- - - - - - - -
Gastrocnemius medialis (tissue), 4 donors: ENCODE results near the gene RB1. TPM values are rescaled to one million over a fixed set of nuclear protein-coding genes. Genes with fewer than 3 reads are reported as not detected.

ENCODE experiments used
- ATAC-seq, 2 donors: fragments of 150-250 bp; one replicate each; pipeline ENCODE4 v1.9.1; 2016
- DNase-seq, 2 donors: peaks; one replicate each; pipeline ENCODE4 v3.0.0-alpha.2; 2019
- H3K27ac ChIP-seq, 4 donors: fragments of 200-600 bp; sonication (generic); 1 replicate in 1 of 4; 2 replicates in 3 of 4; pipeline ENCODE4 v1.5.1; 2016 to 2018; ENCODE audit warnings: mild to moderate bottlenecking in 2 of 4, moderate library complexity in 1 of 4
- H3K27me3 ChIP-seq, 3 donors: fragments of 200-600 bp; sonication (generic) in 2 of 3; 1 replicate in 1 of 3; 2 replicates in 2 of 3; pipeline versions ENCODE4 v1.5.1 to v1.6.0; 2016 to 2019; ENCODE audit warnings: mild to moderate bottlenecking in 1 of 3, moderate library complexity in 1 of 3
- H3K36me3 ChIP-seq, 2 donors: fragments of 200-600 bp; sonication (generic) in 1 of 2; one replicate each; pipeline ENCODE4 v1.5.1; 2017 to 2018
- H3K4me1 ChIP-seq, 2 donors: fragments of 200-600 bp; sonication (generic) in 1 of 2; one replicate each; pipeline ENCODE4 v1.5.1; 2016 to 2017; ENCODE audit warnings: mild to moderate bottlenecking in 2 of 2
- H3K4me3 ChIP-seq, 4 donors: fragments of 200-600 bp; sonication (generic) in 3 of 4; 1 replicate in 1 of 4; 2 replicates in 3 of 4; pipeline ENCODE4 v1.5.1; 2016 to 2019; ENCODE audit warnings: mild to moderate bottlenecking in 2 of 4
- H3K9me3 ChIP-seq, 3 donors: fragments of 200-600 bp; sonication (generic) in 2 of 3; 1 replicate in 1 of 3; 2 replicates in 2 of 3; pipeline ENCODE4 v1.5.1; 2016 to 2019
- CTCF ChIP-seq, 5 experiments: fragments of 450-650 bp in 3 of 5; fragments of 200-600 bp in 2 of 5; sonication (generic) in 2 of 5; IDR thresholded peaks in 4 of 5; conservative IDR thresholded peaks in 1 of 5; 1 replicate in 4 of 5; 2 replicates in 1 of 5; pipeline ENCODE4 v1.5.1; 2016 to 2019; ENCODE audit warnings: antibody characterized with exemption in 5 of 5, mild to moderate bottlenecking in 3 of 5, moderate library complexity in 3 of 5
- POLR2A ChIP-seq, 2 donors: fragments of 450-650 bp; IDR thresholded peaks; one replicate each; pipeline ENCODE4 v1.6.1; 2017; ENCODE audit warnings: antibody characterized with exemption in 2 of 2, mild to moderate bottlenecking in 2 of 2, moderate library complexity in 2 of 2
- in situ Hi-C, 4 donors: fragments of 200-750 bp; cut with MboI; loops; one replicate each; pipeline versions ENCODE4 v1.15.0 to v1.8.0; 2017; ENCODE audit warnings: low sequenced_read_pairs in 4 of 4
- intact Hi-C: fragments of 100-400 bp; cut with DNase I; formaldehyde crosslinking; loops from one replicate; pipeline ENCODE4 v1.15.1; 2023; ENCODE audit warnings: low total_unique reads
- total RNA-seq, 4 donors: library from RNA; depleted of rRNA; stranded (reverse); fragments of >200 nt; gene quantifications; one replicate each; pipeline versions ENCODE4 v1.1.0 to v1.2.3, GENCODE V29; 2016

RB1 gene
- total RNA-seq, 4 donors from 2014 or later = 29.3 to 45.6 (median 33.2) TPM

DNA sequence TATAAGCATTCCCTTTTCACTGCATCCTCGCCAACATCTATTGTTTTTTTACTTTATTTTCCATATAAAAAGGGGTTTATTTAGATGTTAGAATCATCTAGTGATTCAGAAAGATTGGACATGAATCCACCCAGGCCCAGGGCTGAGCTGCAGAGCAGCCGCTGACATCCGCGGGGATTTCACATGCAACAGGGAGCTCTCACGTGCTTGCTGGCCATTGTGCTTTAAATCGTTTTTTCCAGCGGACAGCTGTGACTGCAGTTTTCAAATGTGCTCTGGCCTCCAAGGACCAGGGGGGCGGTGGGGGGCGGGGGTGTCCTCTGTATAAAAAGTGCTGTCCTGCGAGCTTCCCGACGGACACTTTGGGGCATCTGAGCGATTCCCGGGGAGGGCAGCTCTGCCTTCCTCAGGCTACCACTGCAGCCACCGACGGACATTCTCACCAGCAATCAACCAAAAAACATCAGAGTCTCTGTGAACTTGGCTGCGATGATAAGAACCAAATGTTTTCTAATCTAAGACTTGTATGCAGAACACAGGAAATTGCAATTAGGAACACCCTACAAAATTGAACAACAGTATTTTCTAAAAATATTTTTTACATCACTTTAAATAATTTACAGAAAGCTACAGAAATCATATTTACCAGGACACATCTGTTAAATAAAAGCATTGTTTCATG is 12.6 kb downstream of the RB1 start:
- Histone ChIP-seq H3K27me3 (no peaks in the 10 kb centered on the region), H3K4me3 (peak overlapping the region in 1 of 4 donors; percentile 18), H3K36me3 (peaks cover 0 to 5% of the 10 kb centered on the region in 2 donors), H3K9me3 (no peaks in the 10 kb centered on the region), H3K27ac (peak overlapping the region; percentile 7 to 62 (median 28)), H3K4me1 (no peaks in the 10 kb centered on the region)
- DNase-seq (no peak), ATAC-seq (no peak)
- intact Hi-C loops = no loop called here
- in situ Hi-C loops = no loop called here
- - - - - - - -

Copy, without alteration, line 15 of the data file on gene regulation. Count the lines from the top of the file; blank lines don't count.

- total RNA-seq, 4 donors: library from RNA; depleted of rRNA; stranded (reverse); fragments of >200 nt; gene quantifications; one replicate each; pipeline versions ENCODE4 v1.1.0 to v1.2.3, GENCODE V29; 2016